When it comes to the most coveted mid-30s veteran player on the trade market, not much has changed. Andre Iguodala’s rights remain in the hands of the Grizzlies, who continue to allow him to work out on his own as the team looks for a deal that will bring in a draft pick. Iguodala wants to go to a contender and teams have one week to put together an offer for him.
If there is a frontrunner, it appears to be the team that has been consistent in its offer for Iguodala all along: the Mavericks. As we reported in November, the Mavericks had a standing offer for Iguodala that consists of the expiring contract of Courtney Lee and the Warriors’ second-round pick this season, which is the No. 31 pick at this point.
That offer, according to Mike Fisher of Sports Illustrated, was rejected this summer.
But the Grizzlies could yet relent on that rejection if the Dallas offer is the best they get. ESPN’s Tim McMahon reported that, “Some executives around the league suspect that Memphis’ fallback option is a Mavericks offer of Courtney Lee and the Warriors’ surprisingly high second-rounder, though Dallas sources have done their best to refute that.”
West Contenders Limited on Iguodala Offers
The Mavericks can’t give the Grizzlies the first-round pick they want—and considering Iguodala’s age, 36, they probably wouldn’t want to give up that pick anyway. Dallas owes first-rounders to the Knicks in 2021 and 2023, but the 2023 pick is Top-10 protected. It rolls into 2024 or 2025 if it falls in the Top 10, which means Dallas can’t trade those picks.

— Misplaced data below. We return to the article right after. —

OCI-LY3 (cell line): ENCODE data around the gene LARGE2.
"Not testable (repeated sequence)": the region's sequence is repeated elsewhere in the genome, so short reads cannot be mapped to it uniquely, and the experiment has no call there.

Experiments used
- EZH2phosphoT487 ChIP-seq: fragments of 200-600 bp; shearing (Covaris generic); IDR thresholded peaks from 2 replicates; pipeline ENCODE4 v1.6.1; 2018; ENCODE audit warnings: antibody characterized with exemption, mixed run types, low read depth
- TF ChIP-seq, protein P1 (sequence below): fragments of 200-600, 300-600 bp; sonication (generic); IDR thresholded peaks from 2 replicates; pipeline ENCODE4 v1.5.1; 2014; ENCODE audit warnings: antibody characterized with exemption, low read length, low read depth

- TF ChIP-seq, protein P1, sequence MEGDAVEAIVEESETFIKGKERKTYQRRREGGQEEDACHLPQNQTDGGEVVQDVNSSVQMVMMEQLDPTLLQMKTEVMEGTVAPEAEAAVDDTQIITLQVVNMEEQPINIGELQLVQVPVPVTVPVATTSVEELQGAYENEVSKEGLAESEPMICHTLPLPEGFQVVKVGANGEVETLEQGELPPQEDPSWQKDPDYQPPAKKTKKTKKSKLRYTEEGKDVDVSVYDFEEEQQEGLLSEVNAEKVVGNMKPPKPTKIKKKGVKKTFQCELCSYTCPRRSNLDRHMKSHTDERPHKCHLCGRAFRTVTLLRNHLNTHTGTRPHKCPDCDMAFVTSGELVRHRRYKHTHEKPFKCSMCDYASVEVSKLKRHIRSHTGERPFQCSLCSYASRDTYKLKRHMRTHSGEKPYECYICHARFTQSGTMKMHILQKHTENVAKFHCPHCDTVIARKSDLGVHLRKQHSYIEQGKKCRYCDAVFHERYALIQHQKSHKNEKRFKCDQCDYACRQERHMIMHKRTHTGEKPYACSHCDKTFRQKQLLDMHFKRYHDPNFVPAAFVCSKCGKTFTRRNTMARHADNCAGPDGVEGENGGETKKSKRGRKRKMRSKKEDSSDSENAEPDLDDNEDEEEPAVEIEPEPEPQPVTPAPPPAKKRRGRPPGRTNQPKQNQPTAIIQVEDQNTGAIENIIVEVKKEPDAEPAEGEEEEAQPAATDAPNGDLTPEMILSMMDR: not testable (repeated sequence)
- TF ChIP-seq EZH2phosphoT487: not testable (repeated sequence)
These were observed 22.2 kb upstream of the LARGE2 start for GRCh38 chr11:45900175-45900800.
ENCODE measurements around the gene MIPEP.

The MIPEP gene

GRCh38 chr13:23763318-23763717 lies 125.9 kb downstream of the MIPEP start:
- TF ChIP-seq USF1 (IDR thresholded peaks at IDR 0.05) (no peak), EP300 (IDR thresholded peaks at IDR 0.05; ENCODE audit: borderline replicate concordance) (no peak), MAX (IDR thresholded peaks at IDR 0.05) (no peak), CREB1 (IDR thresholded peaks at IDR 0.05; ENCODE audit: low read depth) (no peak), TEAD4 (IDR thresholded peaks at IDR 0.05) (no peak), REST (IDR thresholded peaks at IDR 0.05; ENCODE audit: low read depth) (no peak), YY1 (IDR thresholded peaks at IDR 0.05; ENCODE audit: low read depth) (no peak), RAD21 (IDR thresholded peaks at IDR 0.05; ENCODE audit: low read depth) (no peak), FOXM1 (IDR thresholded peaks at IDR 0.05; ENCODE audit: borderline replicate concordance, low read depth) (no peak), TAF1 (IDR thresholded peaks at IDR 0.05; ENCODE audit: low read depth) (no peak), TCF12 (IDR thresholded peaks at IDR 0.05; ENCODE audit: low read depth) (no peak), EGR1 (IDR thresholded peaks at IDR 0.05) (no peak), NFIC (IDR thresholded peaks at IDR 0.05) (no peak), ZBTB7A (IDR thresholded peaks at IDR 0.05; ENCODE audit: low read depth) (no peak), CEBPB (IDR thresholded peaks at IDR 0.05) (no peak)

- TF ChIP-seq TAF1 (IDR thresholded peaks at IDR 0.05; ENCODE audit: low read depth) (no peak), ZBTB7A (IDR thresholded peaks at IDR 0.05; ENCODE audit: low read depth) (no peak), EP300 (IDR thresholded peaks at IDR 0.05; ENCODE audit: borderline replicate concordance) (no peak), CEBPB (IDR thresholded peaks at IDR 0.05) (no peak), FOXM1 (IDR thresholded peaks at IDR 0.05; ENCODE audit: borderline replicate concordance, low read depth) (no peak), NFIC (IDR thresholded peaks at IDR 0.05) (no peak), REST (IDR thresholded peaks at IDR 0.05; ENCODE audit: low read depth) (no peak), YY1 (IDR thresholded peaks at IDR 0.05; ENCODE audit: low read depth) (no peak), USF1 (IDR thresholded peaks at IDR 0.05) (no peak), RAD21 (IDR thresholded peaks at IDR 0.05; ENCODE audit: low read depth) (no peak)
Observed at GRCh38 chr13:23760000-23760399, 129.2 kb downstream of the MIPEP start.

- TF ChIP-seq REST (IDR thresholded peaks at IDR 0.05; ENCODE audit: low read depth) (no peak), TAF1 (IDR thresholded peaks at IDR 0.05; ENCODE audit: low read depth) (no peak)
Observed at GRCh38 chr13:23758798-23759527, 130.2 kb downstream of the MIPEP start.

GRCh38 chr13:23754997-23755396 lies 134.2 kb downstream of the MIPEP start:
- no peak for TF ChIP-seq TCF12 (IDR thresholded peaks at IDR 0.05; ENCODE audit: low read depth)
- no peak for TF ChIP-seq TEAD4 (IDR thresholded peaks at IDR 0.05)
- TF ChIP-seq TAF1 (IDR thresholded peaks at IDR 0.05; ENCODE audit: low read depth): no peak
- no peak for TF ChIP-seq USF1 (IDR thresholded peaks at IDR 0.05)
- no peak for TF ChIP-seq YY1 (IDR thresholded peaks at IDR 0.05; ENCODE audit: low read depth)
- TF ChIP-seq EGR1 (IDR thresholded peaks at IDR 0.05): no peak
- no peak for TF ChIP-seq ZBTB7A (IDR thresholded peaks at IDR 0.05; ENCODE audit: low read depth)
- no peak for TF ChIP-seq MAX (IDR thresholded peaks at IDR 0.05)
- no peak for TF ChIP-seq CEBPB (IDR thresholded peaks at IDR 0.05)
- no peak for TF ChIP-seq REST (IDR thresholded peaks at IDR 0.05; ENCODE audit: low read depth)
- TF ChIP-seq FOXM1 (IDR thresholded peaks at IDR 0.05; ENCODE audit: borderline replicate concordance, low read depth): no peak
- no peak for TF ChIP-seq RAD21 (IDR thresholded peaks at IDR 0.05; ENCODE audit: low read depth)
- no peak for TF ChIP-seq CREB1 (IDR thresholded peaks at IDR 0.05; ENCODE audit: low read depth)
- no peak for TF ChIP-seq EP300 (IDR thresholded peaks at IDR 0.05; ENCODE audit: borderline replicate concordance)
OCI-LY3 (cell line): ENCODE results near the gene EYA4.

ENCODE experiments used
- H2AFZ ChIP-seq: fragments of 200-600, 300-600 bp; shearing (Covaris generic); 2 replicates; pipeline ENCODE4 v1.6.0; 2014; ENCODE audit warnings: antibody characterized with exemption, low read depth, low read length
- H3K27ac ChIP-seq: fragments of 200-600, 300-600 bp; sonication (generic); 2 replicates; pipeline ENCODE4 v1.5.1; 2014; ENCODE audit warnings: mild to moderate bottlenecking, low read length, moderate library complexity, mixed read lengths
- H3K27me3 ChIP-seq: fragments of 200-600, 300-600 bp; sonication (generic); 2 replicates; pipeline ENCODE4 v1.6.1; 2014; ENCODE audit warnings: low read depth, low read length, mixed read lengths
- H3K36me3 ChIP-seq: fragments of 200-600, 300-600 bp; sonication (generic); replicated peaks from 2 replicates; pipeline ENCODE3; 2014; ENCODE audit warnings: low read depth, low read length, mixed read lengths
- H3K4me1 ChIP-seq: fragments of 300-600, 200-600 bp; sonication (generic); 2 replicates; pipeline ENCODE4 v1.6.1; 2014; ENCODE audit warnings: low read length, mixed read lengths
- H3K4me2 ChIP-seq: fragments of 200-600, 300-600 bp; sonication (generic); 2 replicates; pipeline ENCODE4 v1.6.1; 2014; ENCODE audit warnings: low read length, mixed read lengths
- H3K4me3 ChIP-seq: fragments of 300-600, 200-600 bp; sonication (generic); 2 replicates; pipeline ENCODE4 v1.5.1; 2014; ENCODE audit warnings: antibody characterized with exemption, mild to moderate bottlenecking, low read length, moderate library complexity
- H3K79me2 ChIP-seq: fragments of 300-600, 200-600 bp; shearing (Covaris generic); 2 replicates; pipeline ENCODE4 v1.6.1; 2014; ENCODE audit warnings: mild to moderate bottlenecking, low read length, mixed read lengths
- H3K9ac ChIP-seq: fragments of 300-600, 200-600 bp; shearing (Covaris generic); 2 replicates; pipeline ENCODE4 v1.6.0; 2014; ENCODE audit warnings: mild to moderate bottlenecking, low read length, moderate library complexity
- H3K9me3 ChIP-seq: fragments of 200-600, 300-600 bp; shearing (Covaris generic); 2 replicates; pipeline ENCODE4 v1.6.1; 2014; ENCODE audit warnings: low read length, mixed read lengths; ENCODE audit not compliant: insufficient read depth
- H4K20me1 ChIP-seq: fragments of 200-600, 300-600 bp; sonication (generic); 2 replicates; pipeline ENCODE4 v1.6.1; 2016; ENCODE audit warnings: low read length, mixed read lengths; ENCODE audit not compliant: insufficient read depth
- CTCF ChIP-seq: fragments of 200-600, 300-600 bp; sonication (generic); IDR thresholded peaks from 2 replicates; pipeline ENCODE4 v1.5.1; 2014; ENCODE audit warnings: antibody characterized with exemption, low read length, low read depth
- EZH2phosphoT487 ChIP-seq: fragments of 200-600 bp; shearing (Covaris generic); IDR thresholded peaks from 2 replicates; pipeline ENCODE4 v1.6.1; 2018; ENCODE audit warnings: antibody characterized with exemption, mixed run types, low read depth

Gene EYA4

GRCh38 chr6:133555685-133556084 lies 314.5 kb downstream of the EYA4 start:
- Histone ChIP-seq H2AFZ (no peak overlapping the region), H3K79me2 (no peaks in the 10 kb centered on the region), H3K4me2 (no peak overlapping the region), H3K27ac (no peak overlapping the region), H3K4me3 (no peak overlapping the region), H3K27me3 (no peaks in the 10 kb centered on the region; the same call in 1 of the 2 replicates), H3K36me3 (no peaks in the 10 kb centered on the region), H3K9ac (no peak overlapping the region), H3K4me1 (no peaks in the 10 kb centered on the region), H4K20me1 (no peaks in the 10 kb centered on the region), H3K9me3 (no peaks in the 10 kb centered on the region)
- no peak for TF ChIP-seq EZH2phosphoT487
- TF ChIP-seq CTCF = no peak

Under NBA rules, no team can be left without a first-round pick in consecutive drafts.
That’s a problem several contenders, especially in the Western Conference, are facing. The Lakers owe first-rounders in 2021 and 2024 (which can be conveyed to 2025) to New Orleans from the Anthony Davis trade. The Rockets owe first-rounders in 2024 and 2026, and lack the salaries to match up with Iguodala in a trade.
The Clippers could deal their 2020 first-rounder but have so far resisted including that in trade packages. Utah is the West contender that most realistically deal for Iguodala though there has been little buzz about such a trade.
Iguodala’s Playoff Experience Still Valued
Iguodala averaged just 5.7 points per game last season with Golden State, shooting 50.0 percent from the field and 33.3 percent from the 3-point line. He spent six years with the Warriors but was traded to Memphis, along with a draft pick, in July to allow Golden State the cap room to make a sign-and-trade deal for point guard D’Angelo Russell.
In six seasons with the Warriors, Iguodala never topped double-figures in scoring, averaging 7.3 points. His career-high, in Philadelphia in 2007-08, was 19.9 points per game.
But Iguodala was a critical member of the Warriors teams that went to five straight Finals, coming off the bench as the sixth and playing the role of defensive stopper. Iguodala was an effective perimeter defender throughout the playoffs, especially when guarding LeBron James during Golden State’s four matchups against James and the Cavaliers.
In all, Iguodala has 145 games of playoff experience to his credit. Only James and Udonis Haslem have more playoff experience among active players. Thus Iguodala, even with his advanced age, his time off and his reduced production, remains in demand.